'I had no intention of giving up on my child' – George an ‘inspiration’ to parents with autistic kids
A SWAY mum has hailed her autistic son as a “complete inspiration” to the parents of other children with the condition who fear for their future.
Now 22, George Stooks was once “written off” by doctors who told his mum Jane Atkinson when he was just two that he would be better off in care, and that he would never be able to function in society.
She said that until he was 18 months old he was “like any other toddler” who hit all his developmental markers. But he started to show behavioural problems including continuous screaming and losing his vocabulary. Doctors eventually diagnosed severe autism.
Jane said: “He totally withdrew, going from a sociable little boy to one who was scared of his own shadow. As a mother I had no intention of giving up on my child. Doctors said he had no life ahead of him, but I set out to prove them wrong.”
She travelled to the US with George where she studied the Son-Rise Program, a form of home-based therapy which centres round motivating the child through play.
Jane went on to develop her own form of therapy called Positive Path Play Therapy which caught the eye of Oxfordshire’s special educational needs service.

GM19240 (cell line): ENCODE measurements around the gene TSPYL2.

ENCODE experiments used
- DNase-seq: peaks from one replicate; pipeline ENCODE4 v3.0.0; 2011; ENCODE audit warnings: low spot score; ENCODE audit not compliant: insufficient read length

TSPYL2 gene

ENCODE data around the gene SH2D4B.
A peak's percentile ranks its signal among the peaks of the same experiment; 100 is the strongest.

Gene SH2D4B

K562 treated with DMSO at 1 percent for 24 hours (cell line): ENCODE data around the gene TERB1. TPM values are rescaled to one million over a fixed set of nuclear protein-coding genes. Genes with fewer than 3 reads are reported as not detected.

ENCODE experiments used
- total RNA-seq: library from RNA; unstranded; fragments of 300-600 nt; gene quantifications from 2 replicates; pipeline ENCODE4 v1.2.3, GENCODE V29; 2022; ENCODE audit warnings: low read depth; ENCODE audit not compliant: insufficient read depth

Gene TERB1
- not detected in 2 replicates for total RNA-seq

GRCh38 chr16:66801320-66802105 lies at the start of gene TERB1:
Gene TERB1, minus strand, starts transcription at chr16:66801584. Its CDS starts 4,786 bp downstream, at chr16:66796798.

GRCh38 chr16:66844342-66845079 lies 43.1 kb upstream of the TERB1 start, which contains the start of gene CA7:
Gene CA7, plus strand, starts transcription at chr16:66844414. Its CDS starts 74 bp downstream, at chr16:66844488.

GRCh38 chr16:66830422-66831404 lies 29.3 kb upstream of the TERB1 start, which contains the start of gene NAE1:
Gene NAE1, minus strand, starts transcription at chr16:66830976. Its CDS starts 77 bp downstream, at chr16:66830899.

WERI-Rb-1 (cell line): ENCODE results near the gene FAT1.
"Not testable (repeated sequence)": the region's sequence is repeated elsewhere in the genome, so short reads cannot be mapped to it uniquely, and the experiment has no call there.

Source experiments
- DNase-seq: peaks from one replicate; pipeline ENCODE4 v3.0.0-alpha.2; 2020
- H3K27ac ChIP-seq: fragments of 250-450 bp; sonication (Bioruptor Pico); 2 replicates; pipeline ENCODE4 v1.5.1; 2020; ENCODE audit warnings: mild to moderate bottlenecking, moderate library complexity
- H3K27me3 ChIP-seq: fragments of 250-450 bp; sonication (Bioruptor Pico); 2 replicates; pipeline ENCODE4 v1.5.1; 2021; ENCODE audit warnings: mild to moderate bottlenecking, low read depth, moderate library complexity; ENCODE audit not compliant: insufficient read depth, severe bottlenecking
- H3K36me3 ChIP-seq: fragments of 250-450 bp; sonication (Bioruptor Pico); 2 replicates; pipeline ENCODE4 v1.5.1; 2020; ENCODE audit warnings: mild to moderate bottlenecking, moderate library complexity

They funded Jane to keep George at home for six years to continue her therapy with him.
Thanks to Jane’s intensive work, he went to primary school at the age of nine, went on to gain GCSEs, and now studies at Brockenhurst College.
Her reward has been to see George grow into a “very happy, sociable, involved young man” who is now studying to work with children.
Jane said: “George is a remarkable young man. He has overcome amazing obstacles in his life and for the parents of children I teach therapy to, he is a complete inspiration.”
George has gained a diploma in child health and social care at Brockenhurst College, qualified as a coach for Kidzcamps and recently passed his driving test at the first attempt.
Jane said: “George is a very determined young man who lets nothing hold him back. That is why he is where he is today. I cannot express in words how proud I am of him.”
Last year Jane launched the Positive Path Foundation (PPF), which helps people aged over 16 with learning difficulties and physical challenges find friends, socialise and gain life skills through events and workshops.
It has been running on a small scale observing Covid-19 restrictions.
The reason for launching, Jane said, was the complete lack of provision she found after looking for social groups and activities for George.
Jane said: “It means so much to me to know that he is gaining many friends and is able to socialise with them in a safe environment.
“I realised how important it is for George too when he said to me after an event, ‘Mum, thank you loads for setting up the charity. I am making such amazing friends and having lots of fun’.”
Even through the first lockdown, the charity ran virtual events for members three times a week, allowing them to stay in touch, chat and be part of their own community.
Recently Bashley FC donated tickets to members of PPF to attend a match against Shaftesbury.
Jane said: “Establishing Positive Path Foundation is the missing piece of George’s journey, and the icing on the cake would be for him to find a life partner.”
For more information or to make a donation visit www.positivepathfoundation.org